We’ve had a hire car for the last couple of days and been inland to the Troodos mountains which are up to around 2000m but still quite forested, mostly with Black Pine, virtually to the top.  We visited a few of the Unesco listed and heavily frescoed Byzantine churches in the area, some hidden away down extremely narrow roads. Driving along an extremely narrow road to one of them, we were flagged down by a couple of elderly gents and briefly wondered if they were a pair of geriatric muggers! But then one of them spoke about the only word of English he knew - ‘church’ - and waved a large key at us and we then realised what was going on.  So he climbed into the car and we continued up the hill where he unlocked the church for us.  I imagine he waits to spot rental cars - which are instantly recognisable by the red number plates they carry.


Yesterday we reminded ourselves what our legs are for and went for a 7km walk up at 1900m just below the summit of Mount Olympos.  Quite fortuitously, there was a good deal of cloud building up over the mountains yesterday which kept the temperature down.


Today we got the bus into the centre of Limassol and found little of interest there.  In fact, it is a rather unappealing concrete jungle.


We’ve been watching the wind forecasts for the SE Med and it looks as though there is a window on Monday when we might get a useful breeze to blow us down to Israel, so we are planning to check out of Cyprus tomorrow and head off.  Luckily, the surcharge for out of hours customs work has been dropped!


ISRAEL


HERZLIYA  Tues 10th July

We chose Sunday night through Monday as the best time to get a bit of wind and we got it!  For the majority of the 180 mile trip we had F4/5/6 from the SW which blew us along nicely.  On Sunday afternoon and evening we were actually slowing the boat down as with reefed genoa and part main it was charging along at approaching 8 knots.  Even with the staysail and part main we were managing 6 knots which in the lumpy sea was a lot more comfortable.  During Sunday night the sea was particularly confused and lumpy which made sleep difficult, but during Monday it was a lot better. Finally, exactly as forecast, the wind gradually died during Monday evening and we motored the last 40 miles rather than drift extremely slowly.


Entering Israel we tried to follow all the required procedures.  First, 55 miles away calling the control centre at Haifa to advise them of our presence and answer their questions about our destination, last port, port before that, who was on board etc. etc.  We were also supposed to call the Israeli navy at around 40 miles off.  This we tried repeatedly to do during Monday afternoon/evening but they weren’t able to hear us or else each side of the call was broken up.  Eventually we gave up.  Then the navy found us.  In darkness we spotted the shape of a fast and unlit boat approaching which then slowed and circled us shining a bright searchlight on us.  A radio conversation then answered all their questions, which were the same as Haifa had asked, and we continued on our way.  They also told us that we must not enter the marina when we arrived (at this point expected to be around 2am) but wait until after 7am when all the necessary officials would be present.  They said we could anchor outside but we found the swell caused too much rolling and sleep would have been impossible so we drifted around for 5 hours, sleeping by turns.  I really don’t know what the problem would have been if we had come in, they have a patrol boat here and could have made sure we tied up on their quay being effectively locked in.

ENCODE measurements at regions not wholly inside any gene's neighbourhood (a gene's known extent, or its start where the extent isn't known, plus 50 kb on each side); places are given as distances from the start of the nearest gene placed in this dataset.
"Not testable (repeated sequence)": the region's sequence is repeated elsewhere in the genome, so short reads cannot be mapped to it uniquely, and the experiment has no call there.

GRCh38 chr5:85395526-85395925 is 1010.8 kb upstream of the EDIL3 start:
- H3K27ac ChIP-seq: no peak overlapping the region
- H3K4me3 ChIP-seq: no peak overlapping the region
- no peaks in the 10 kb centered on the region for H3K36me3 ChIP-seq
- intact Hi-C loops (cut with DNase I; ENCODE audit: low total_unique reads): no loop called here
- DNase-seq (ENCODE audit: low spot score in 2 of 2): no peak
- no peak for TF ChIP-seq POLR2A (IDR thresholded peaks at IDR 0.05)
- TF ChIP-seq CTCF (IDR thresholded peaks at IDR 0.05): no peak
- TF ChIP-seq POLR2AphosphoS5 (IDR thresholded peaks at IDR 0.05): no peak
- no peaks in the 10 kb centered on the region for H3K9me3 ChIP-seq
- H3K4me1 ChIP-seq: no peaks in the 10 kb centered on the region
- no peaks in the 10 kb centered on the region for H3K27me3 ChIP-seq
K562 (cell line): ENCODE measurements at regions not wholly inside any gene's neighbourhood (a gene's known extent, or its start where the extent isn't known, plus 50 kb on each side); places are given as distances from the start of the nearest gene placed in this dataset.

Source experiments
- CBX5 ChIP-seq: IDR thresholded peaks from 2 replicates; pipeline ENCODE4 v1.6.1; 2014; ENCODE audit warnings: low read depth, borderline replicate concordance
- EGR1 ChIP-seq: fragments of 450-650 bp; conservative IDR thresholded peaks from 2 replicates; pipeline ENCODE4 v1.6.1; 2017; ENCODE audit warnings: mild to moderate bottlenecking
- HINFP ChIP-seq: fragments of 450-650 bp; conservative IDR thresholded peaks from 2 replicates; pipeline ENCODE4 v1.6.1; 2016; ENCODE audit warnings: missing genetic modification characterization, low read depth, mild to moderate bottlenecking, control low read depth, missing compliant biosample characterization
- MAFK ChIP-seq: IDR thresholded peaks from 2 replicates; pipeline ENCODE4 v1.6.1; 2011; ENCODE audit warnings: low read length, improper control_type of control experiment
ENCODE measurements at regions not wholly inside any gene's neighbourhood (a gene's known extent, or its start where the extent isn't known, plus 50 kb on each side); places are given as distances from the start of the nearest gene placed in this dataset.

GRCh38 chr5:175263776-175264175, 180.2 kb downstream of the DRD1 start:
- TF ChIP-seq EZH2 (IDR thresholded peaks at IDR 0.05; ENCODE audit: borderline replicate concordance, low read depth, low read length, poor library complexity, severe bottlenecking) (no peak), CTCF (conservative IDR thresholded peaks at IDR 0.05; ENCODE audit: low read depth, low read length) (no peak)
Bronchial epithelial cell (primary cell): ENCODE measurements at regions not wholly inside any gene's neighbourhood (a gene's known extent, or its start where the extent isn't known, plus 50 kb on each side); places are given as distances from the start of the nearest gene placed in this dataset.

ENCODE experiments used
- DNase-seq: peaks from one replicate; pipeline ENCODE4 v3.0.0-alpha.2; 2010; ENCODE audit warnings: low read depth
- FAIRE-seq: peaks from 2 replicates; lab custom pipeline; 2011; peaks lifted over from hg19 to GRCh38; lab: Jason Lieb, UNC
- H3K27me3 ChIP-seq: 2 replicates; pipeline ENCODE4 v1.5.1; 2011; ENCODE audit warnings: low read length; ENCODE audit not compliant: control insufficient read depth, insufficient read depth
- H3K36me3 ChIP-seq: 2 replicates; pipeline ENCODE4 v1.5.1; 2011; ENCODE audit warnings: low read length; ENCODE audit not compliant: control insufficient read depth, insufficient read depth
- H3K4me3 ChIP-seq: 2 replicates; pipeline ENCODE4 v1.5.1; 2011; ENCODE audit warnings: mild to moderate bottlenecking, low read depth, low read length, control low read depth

We are now in a very smart marina complex at Herzliya which is about 15km N of Tel Aviv and are planning our sightseeing trips for the next several days.


HERZLIYA  Sun 22nd July

We’ve done a far bit of tripping about over the last 10 days.  A couple of times by bus to Tel Aviv and Jaffa;  Tel Aviv a lively, vibrant, modern city while the old city of Jaffa, once an important port but now a suburb of Tel Aviv, is a mainly Arab neighbourhood and has a very much faded glory feel to it.  Then on the train to spend a few days in Jerusalem which is completely different!  Layer upon layer of history and what a mix of religious and cultural groups.  Then for the last few days we’ve had a hire car and headed north; first to the extensive coastal site, just a bit south of Haifa, of the Roman city of Caeserea founded by Herod, and then on to the city of Akko where the remains of the Crusader city have been found preserved underground as they had been filled in and used as the foundation for later buildings.  We were lucky here and stayed in a hostel right in the middle of the old town which meant we had an air conditioned refuge on hand when we felt like a break!  From Akko we went inland to Galilee and stopped at Tzfat which is  the centre for Jewish mysticism, Kabbalah. Unfortunately, the day we were there the place was clogged with bus loads of American teenagers so the place didn’t feel particularly mystic.  Finally, a stop at Nazareth; the large Arab city where suddenly Arabic replaced Hebrew as the main language we saw around us.  Traffic here was a bit chaotic - cars shot out from side turnings, did U turns in the main street and didn’t seem to worry about double parking.